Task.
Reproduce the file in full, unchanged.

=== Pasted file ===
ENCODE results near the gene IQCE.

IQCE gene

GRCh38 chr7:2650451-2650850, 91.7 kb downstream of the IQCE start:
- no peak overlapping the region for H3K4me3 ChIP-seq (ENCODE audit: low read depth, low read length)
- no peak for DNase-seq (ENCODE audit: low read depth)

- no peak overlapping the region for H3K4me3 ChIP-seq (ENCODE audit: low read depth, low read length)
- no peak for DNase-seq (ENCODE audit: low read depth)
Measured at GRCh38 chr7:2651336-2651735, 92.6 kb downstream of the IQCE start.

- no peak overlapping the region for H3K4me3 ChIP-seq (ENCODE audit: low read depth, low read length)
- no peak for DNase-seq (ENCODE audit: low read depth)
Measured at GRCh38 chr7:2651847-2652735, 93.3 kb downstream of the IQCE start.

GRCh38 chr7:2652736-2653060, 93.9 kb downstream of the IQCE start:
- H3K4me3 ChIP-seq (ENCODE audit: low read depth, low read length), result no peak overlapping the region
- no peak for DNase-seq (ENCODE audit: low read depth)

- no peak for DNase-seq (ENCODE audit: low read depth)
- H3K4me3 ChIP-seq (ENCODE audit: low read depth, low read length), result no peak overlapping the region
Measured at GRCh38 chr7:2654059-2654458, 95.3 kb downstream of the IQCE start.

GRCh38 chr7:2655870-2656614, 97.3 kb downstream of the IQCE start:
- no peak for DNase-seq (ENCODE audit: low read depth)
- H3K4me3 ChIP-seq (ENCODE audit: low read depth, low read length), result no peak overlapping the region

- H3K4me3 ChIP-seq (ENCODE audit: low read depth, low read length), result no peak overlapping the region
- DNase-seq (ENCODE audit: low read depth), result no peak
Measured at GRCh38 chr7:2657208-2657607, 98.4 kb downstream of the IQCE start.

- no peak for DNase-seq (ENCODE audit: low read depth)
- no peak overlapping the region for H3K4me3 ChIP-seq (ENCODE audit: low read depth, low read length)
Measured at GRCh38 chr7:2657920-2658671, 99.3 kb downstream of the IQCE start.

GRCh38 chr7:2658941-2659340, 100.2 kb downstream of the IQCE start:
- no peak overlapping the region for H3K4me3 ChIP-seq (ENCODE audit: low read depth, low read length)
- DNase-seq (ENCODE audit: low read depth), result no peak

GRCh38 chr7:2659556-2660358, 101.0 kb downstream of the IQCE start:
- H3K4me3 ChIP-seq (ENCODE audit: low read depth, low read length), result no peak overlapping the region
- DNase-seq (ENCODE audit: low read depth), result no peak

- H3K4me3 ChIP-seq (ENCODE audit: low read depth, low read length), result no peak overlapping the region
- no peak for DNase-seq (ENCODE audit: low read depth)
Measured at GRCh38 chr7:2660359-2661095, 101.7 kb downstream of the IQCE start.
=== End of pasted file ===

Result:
ENCODE results near the gene IQCE.

IQCE gene

GRCh38 chr7:2650451-2650850, 91.7 kb downstream of the IQCE start:
- no peak overlapping the region for H3K4me3 ChIP-seq (ENCODE audit: low read depth, low read length)
- no peak for DNase-seq (ENCODE audit: low read depth)

- no peak overlapping the region for H3K4me3 ChIP-seq (ENCODE audit: low read depth, low read length)
- no peak for DNase-seq (ENCODE audit: low read depth)
Measured at GRCh38 chr7:2651336-2651735, 92.6 kb downstream of the IQCE start.

- no peak overlapping the region for H3K4me3 ChIP-seq (ENCODE audit: low read depth, low read length)
- no peak for DNase-seq (ENCODE audit: low read depth)
Measured at GRCh38 chr7:2651847-2652735, 93.3 kb downstream of the IQCE start.

GRCh38 chr7:2652736-2653060, 93.9 kb downstream of the IQCE start:
- H3K4me3 ChIP-seq (ENCODE audit: low read depth, low read length), result no peak overlapping the region
- no peak for DNase-seq (ENCODE audit: low read depth)

- no peak for DNase-seq (ENCODE audit: low read depth)
- H3K4me3 ChIP-seq (ENCODE audit: low read depth, low read length), result no peak overlapping the region
Measured at GRCh38 chr7:2654059-2654458, 95.3 kb downstream of the IQCE start.

GRCh38 chr7:2655870-2656614, 97.3 kb downstream of the IQCE start:
- no peak for DNase-seq (ENCODE audit: low read depth)
- H3K4me3 ChIP-seq (ENCODE audit: low read depth, low read length), result no peak overlapping the region

- H3K4me3 ChIP-seq (ENCODE audit: low read depth, low read length), result no peak overlapping the region
- DNase-seq (ENCODE audit: low read depth), result no peak
Measured at GRCh38 chr7:2657208-2657607, 98.4 kb downstream of the IQCE start.

- no peak for DNase-seq (ENCODE audit: low read depth)
- no peak overlapping the region for H3K4me3 ChIP-seq (ENCODE audit: low read depth, low read length)
Measured at GRCh38 chr7:2657920-2658671, 99.3 kb downstream of the IQCE start.

GRCh38 chr7:2658941-2659340, 100.2 kb downstream of the IQCE start:
- no peak overlapping the region for H3K4me3 ChIP-seq (ENCODE audit: low read depth, low read length)
- DNase-seq (ENCODE audit: low read depth), result no peak

GRCh38 chr7:2659556-2660358, 101.0 kb downstream of the IQCE start:
- H3K4me3 ChIP-seq (ENCODE audit: low read depth, low read length), result no peak overlapping the region
- DNase-seq (ENCODE audit: low read depth), result no peak

- H3K4me3 ChIP-seq (ENCODE audit: low read depth, low read length), result no peak overlapping the region
- no peak for DNase-seq (ENCODE audit: low read depth)
Measured at GRCh38 chr7:2660359-2661095, 101.7 kb downstream of the IQCE start.